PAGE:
6.1. Rheumatology - The Science Flashcards Preview

3rd Year - MSK Diseases > 6.1. Rheumatology - The Science > Flashcards

Flashcards in 6.1. Rheumatology - The Science Deck (25):
1

What is Rheumatology?

The Medical Specialty that deals with Patients with Arthritis and other related Conditions
Note - this incorporates 200+ disorders

2

What is Arthritis?

Inflammation of a Joint or Joints

3

What are the Clinical Signs of Arthritis?

1. Tenderness
2. Swelling
3. Restriction of Movement
4. Heat
5. Redness
6. Systemic Features

4

What are the Symptoms of Arthritis?

1. Pain
2. Stiffness
3. Swelling
4. Functional Impairment
5. Systemic Symptoms

5

What are the main Rheumatic Diseases?

1. Rheumatoid Arthritis
2. Seronegative Arthritis
3. Crystal Arthritis
4. Connective Tissue Disease
5. Systemic Vasculitis
6. Bone Disease
7. Osteoarthritis

6

What are the functions of the normal Synovium?

1. Maintenance of Intact Tissue Surface
2. Lubrication of Cartillage
3. Control of Synovial Fluid Volume and Composition
4. Nutrition of Chondrocytes within Joints

7

What is Rheumatoid Arthritis?

A Chronic, Symmetric, Polyarticular Inflammatory Joint Disease

8

Where does Rheumatoid Arthritis primarily affect?

Small Joints of the Hands and Feet

9

What characterises Rheumatoid Synovitis (Pannus)?

1. Inflammatory Cell Infiltration
2. Synoviocyte Proliferation
3. Synoviocyte neoangiogenesis
4. Synovial Fluid containing Neutrophils (particularly during acute flares of Rheumatoid Arthritis)

10

What does Synovial Pannus cause?

Bone and Cartilage Destruction

11

What auto-antibodies are associated with Rheumatoid Arthritis?

1. Rheumatoid Factors
2. Anti-Citrullinated Protein

12

What is the type of Rheumatoid Arthritis in which Autoantibody's are found?

Seropositive Rheumatoid Arthritis

13

What are the most common Autoantibodies found in Seropositive Rheumatoid Arthritis?

1. Rheumatoid Factor
2. Anti-Citrullinated Protein Antibody (ACPA)
3. Diagnostic Anti-CCP Assays (Recognise Self-Proteins)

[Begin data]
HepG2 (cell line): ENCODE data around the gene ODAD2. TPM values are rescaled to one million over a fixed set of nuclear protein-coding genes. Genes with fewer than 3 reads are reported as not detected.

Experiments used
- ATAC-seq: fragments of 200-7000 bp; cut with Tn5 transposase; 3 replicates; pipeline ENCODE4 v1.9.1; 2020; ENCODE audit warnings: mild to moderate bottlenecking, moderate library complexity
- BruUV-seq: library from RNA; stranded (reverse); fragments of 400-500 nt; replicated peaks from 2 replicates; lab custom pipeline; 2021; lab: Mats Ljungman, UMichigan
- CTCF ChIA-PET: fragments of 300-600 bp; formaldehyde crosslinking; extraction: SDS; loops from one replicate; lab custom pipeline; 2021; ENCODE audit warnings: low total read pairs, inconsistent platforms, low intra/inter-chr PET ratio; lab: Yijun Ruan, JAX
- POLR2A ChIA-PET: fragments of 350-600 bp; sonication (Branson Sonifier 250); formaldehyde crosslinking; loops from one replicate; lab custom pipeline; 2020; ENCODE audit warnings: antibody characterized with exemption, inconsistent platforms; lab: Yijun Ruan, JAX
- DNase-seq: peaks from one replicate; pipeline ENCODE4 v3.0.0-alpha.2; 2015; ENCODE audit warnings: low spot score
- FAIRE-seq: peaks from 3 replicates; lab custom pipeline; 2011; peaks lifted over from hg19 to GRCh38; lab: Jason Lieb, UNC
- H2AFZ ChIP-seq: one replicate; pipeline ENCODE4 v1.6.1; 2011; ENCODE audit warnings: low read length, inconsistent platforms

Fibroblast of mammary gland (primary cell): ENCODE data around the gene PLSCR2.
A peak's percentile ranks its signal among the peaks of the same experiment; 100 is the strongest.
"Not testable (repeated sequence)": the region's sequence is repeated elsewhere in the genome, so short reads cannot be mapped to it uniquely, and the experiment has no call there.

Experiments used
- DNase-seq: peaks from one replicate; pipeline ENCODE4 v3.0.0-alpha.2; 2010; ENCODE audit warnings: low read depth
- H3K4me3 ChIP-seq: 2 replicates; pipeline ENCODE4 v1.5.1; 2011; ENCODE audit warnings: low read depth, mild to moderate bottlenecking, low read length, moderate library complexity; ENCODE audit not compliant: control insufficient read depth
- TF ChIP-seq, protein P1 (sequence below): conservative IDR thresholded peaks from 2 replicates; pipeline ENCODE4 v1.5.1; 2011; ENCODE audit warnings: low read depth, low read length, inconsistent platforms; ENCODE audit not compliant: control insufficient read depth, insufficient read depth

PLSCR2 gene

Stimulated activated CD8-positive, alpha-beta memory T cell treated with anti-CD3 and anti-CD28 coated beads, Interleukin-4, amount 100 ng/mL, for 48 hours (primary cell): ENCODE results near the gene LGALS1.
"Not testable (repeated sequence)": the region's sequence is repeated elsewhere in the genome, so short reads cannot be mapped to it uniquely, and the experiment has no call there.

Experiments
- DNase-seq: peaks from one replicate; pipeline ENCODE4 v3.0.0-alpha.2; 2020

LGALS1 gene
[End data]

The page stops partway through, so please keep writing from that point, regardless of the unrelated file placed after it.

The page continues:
Note - 3 recognises Alpha-enolase, fibrinogen, fibronectin, collagen, vimentin

14

How is the prognosis for anyone who is Anti-Cirullinated Protein Antibody Positive (ACPA+)?

Less Favourable

15

What is the type of Rheumatoid Arthritis in which Autoantibody's are not found?

Seronegative Rheumatoid Arthritis

16

What plays a key role in Susceptibility to Rheumatoid Arthritis, and its Severity?

Genes

17

What genes are associated with Rheumatoid Arthritis?

1. HLA-DRB1 - role in promoting autoimmunity
2. PTPN22
3. CTLA4
Note - these are complex and may involve many genes, there are many more than these 3

18

Other than genetic, what factor can affect Rheumatoid Arthritis?

Environmental:
1. Smoking and Bronchial Stress
2. Infectious Agents
3. Repeated insults

19

What Infectious Agents (Environmental Factor) have been linked to Rheumatoid Arthritis?

1. Viruses (EBV, CMV)
2. E. Coli
3. Mycoplasma
4. Periodontal Disease
5. Microbiome

20

What do repeated insults in a genetically susceptible person lead to?

1. Formation of Immune Complexes and Rheumatoid Factor
2. Altered Citrullination (Deimination) of proteins and breakdown of tollerance (resulting in ACPA response)

21

What is the Pathology of Rheumatoid Arthritis?

1. a) Environmental Factors
1. b) Epigenetic Modification
1. c) Susceptibility Genes
1. Contribute to altered Post-Transcriptional Regulation
2. This causes Self-Protein Citrullination, and a loss of Tollerance in Immune Cells (B, T, Dendritic, and Lymphoid)
3. This then transitions to Arthritis

22

What is the Definition of Synovitis?

Inflammation of the Synovium

23

What is the Pathophysiology of Synovitis in Rheumatoid Arthritis?

1. Villous Hyperplasia leading to Infiltration of Plasma Cells, CD4, Macrophages, T-Cells, and B-Cells
2. This causes Intimal Cell Proliferation (Fibroblasts)
3. The Macrophages in the lining are Activated, resulting in the production of Cytokines and Proteases
4. Neoangiogenesis is induced by local hypoxic conditions and cytokines
5. There is insufficient Lymphangiogenesis so cellular egress is limited
6. This is a Self-Amplifying Process

24

What are the relative Levels of T-Cell Cytokines in the Rheumatoid Arthritis Synovium?

Relitively Low Levels

25

What to the T-Cells cause, in the Rheumatoid Arthritis Synovium?

1. A Shift from Homeostasis to inflammation
2. They Mediate B-Cell Activation
Note - They have Direct Cell-Cell Contact with Macrophages

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